Though the book starts out a bit confusing, with characters not clearly identified in a way that made sense to me, the story did still draw me in, going back and forth between 1941 and present day. Four women comprise The High Tide Club, a bunch of single friends ages 14-19, in 1941; three are white and one is black, which is significant both of the time period as well as later in the book. These women face adversity both in the past and in present day; the book does evolve and ultimately do a good job with character development, reeling in the reader with facts slowly doled out each chapter.
In summary, a lawyer named Brooke is hired by a 99 year old woman, Josephine, to save her property from developers and the state, after she passes. Along the way, we meet members of Brooke’s family, as well as the descendants of the High Tide Club, whom Josephine wants to bequest her property. In addition, Brooke begins to be wooed by a former mentor and a past relationship also turns up at the same time, which causes some confusion for all involved. What seems to initially be a straightforward story of legal drama and righting some wrongs, turns into a multifaceted, layered affair with twists and turnabouts few will see coming.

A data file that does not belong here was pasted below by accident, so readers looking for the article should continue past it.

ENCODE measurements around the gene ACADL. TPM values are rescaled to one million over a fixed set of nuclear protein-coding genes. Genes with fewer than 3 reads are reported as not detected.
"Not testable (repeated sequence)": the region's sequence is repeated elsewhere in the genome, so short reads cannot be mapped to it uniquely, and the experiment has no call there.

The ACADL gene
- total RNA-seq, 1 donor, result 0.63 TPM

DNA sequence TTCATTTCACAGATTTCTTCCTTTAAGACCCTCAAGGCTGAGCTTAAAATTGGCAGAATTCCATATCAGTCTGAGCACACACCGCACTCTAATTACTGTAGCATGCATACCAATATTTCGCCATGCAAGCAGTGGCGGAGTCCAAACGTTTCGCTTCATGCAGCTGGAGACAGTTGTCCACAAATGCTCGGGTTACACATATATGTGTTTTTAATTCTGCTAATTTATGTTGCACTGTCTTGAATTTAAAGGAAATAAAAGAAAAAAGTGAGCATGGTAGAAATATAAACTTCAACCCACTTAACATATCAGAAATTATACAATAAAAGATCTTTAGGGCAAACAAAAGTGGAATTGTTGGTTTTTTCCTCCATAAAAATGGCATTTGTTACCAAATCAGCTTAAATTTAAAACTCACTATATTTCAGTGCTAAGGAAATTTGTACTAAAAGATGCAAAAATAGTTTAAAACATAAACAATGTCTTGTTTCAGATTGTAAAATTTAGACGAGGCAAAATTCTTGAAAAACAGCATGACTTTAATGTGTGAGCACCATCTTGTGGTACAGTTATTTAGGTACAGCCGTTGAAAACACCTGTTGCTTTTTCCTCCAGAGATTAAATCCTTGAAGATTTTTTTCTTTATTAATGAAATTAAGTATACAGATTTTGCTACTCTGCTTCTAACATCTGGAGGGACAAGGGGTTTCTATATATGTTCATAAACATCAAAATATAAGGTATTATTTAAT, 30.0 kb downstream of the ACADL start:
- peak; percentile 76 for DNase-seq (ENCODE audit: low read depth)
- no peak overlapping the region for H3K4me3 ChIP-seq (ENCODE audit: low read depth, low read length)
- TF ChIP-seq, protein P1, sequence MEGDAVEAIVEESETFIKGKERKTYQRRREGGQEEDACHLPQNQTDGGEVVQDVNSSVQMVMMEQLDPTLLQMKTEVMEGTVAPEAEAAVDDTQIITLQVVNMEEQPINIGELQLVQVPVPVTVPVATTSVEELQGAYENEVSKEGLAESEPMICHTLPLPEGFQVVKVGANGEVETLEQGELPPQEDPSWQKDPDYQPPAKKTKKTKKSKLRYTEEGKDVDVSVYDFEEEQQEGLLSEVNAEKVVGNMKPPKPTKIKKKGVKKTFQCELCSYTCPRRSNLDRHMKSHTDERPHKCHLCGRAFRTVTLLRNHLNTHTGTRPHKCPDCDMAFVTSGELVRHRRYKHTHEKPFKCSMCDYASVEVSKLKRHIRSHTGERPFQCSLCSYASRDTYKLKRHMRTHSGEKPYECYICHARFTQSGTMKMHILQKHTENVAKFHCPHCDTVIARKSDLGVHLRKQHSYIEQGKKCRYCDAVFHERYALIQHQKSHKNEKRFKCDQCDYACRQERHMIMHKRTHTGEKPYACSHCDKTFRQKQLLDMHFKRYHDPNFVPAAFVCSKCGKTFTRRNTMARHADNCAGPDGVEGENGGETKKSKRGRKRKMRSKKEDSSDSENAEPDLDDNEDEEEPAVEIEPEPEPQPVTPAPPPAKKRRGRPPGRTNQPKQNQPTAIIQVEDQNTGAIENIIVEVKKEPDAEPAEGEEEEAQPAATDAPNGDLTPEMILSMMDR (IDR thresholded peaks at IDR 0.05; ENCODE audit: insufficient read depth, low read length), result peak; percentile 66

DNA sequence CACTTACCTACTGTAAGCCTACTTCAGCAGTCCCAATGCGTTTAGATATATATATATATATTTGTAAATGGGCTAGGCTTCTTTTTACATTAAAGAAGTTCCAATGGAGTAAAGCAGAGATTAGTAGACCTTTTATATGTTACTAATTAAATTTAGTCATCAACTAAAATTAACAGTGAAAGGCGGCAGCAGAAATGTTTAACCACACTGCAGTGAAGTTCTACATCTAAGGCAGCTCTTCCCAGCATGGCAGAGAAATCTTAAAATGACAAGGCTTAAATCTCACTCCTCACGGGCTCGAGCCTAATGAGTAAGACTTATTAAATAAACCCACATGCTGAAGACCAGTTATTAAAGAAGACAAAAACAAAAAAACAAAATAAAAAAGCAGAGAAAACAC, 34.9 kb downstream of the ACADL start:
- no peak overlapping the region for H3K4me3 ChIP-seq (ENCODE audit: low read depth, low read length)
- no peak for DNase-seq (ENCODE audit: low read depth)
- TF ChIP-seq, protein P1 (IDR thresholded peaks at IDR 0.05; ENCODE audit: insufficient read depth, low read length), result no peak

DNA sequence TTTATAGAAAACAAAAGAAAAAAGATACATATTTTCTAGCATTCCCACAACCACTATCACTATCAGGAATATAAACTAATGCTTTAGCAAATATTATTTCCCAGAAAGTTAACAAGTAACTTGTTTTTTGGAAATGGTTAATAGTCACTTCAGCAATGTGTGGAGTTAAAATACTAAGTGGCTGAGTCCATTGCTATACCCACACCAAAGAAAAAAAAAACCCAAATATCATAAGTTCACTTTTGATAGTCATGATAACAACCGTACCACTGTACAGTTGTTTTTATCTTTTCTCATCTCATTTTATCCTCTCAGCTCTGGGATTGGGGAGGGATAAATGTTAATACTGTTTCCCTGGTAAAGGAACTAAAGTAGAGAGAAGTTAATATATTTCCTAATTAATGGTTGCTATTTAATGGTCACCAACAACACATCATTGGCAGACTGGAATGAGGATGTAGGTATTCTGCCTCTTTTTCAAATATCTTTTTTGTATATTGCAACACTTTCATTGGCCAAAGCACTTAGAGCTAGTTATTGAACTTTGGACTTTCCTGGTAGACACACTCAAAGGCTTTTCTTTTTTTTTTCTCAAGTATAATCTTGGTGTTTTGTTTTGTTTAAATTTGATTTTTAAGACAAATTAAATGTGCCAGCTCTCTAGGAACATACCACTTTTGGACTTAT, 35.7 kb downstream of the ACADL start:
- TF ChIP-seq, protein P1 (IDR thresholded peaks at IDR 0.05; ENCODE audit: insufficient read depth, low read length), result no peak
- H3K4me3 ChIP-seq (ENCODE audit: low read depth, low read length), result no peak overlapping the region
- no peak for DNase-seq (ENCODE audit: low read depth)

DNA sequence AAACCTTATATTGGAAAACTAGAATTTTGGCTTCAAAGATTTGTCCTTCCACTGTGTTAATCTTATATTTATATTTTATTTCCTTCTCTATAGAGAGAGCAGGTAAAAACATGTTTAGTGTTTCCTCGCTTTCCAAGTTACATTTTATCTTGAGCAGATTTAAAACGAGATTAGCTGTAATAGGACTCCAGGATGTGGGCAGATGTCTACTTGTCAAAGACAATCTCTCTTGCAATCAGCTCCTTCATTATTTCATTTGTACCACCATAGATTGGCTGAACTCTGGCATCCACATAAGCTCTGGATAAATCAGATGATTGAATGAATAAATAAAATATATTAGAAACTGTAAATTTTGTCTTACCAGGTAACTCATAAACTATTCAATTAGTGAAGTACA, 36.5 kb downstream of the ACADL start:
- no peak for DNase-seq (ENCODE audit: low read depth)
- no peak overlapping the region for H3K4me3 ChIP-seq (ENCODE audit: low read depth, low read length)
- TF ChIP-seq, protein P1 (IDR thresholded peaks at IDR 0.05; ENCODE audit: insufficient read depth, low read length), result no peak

Though most likely considered general summer fiction, there is so much more in this story. Mystery, deceit, murder, rape, racism, and romance are all intertwined with so many details, you will want to savor each page, reading slowly to capture all of the nuances and anticipate what direction the story will take. Though some storylines are predictable, the majority are not and might surprise the reader a little, making the book even more captivating and thought provoking. I stayed up late finishing it, just couldn’t put it down. Definitely recommend for book clubs, and I already told my mom to read it, so we can talk about it.